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Legacy Run Day 1: 'The cause' trumps the rain

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American Legion Social Media Manager Steve B. Brooks is driving a 2014 Ford Explorer containing the Legacy Run media team throughout the entire ride.

7:10 a.m. – Past National Commander Bob Spanogle is riding along for part of this year’s Legacy Run. Spanogle was national adjutant when the Run started in 2006. He remembers a stop along that ride at Fort Leavenworth, during which the commander of the base was one David Petraeus. The Run got to “parade the post,” Spanogle says, and Petraeus saluted as it went by. The Run has grown by leaps and bounds since then – a fact that doesn’t surprise Spanogle. “When you have a program or activity that generates interest like this, it’s going to grow and keep growing,” he says.

7:16 a.m. – At the road captain briefing at Post 64 in Indianapolis, National Commander Daniel Dellinger closes the meeting with “God bless the work you all are doing.”

7:22 a.m. – During the all-rider briefing, Chief Road Captain Bob Sussan of Virginia is succinct. “We might have rain,” he says. “So suit up. We’re not stopping.” Sussan's warning proved prophetic.

7:27 a.m. – Sussan has been on all eight previous Legacy Runs and spent the past few heading up the advance team. “It’s a big deal, and it’s an honor,” he says of being asked to lead the ride. “Not many people get to lead this many bikes. But we have a lot of good road captains. When you don’t have good road captains, that’s when you have problems.”

8 a.m. – Sussan leads the 314 motorcycles and 71 passengers out of the Post 64 parking lot; folks stand along each side of the entrance into the parking lot waving flags.

10:06 a.m. – Shirley Joynt, a member of the Legacy Run’s advance team and a Rider from Post 32 in Saginaw, Mich., preps for the gas stop at the Flying J Truck Stop in Walton, Ky. She says it’s important to expect the unexpected at fuel stops. “You never know exactly how it’s going to go until it happens,” she says. “And when something does happen, you need to roll with the change. It’s a challenge, but we make it work.”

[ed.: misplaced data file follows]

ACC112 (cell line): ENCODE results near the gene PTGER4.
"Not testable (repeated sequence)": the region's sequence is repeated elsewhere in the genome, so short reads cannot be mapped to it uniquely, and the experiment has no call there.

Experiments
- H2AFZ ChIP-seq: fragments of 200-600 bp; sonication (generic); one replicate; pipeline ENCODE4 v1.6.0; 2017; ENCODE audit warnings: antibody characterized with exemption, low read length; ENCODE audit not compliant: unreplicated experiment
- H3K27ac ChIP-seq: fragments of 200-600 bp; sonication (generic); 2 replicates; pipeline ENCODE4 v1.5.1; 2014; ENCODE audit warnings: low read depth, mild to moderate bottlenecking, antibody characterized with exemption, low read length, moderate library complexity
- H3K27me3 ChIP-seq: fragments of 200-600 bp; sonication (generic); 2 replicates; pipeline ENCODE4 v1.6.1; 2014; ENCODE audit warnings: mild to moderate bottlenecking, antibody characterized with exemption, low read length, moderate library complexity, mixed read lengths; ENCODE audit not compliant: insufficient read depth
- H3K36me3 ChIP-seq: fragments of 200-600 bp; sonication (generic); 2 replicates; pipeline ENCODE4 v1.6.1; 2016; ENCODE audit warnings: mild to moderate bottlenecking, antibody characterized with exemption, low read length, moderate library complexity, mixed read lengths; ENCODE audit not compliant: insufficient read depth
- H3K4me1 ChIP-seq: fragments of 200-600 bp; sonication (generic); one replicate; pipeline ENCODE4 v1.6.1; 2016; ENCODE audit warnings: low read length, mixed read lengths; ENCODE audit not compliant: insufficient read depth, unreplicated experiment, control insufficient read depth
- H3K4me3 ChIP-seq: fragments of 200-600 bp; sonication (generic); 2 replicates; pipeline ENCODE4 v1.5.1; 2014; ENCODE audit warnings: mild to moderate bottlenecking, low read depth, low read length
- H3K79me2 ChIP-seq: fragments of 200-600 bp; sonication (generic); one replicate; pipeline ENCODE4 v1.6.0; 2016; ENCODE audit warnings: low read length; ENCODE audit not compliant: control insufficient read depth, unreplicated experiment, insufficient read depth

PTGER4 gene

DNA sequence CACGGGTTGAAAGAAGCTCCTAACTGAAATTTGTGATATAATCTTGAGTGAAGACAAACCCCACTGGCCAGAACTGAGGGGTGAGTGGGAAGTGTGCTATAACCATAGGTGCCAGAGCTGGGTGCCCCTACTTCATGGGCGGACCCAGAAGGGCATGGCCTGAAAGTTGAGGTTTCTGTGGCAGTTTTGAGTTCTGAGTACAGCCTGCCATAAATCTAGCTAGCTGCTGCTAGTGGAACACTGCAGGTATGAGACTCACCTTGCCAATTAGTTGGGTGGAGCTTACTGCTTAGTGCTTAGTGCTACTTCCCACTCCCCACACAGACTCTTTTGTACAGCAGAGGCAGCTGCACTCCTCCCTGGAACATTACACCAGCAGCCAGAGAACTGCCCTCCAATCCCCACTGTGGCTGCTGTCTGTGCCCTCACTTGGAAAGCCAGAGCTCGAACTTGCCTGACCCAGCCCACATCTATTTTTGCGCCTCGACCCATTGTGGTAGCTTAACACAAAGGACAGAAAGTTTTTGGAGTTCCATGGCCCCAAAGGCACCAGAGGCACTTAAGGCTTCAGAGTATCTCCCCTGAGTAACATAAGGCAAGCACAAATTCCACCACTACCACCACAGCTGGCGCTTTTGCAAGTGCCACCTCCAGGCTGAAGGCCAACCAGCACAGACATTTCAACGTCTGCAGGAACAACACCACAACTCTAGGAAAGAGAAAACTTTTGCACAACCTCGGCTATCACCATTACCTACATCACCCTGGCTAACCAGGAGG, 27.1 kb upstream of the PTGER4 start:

12:44 p.m. – Members of Man O’ War Post 8 in Lexington, Ky., wait for the Run to arrive at Man O’ War Harley-Davidson, where a hot dog lunch awaits it. Post Commander Ron Wash says, “It’s amazing we are able to participate in this Run. You’re always proud to be a part of something this important.”

1 p.m. – The Run pulls into the Harley store parking lot amid a pretty nasty downpour that has been hitting for the past hour or so. Burt Simon, a member of Post 14 in West Virginia, said that this kind of rain normally would cause him to pull over. “But you can’t stop a group this big,” he says. “So you just need to be awful careful and make sure to extend your stopping distance. And you really need to pay attention to the people around you.”

2:44 p.m. – At the gas stop in Clay City, Ky., Sharon Sculthorpe – a member of the advance team – notices my shoes are wet and offers some advice: sticking newspapers in them will absorb the water overnight. I tell her I likely will need to put coffee filter packs in as well to absorb the scent.

2:51 p.m. – I’m disappointed to find out that the six-pack of Ale 8 in returnable bottles advertised on a sign in front of the Gulf Station is actually a soft drink.

3 p.m. – Run videographer Derek Tow throws up in the bathroom of the Gulf station. He says it’s probably from bad coffee he got earlier on the ride.

4:03 p.m. – While driving along the Bert T. Coombs Mountain Parkway, Public Image Ltd. starts playing on Sirius’ First Wave. I think Run photographer Tom Strattman is humming along; I look over and see he’s actually fallen asleep and might be grunting to it.

6:45 p.m. – In a drizzling rain, the Run pulls into Pikesville, Ky., where part of the famous Hatfield-McCoy feud took place. There’s no gunfire today.

7:05 p.m. – National Commander Dellinger rode in the sidecar of Earl Ruttofsky, past national commander of the Sons of The American Legion, all day but has no complaints about the weather. “The windshield really blocked most of the rain,” he says. “But it was a great day. Nobody got hurt in the rain, and that’s the big thing. And we’ll be fine because we all know it’s about the cause. We’re here to show how dedicated we are to this cause.”

7:09 p.m. – The day’s weather isn’t lost on Rev. Ron Brown during his evening prayer. “We often had rain coming down, but we know it’s holy,” he says.

7:20 p.m. – More than $20,000 is donated to the Legacy Fund during check presentations, bringing the total to nearly $280,000.

 

Today: The Run departs Pikesville and makes stops in Grundy, Va., and at Post 3 in Salem, Va., before finishing up at Post 325 in Danville, Va.

Follow the 2014 Legacy Run here, on Facebook and on Twitter using hashtag #LegacyRun.

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John W

August 21, 2014 - 4:21am

couldn't make my third Legacy Run because my mother passed away on Sat.

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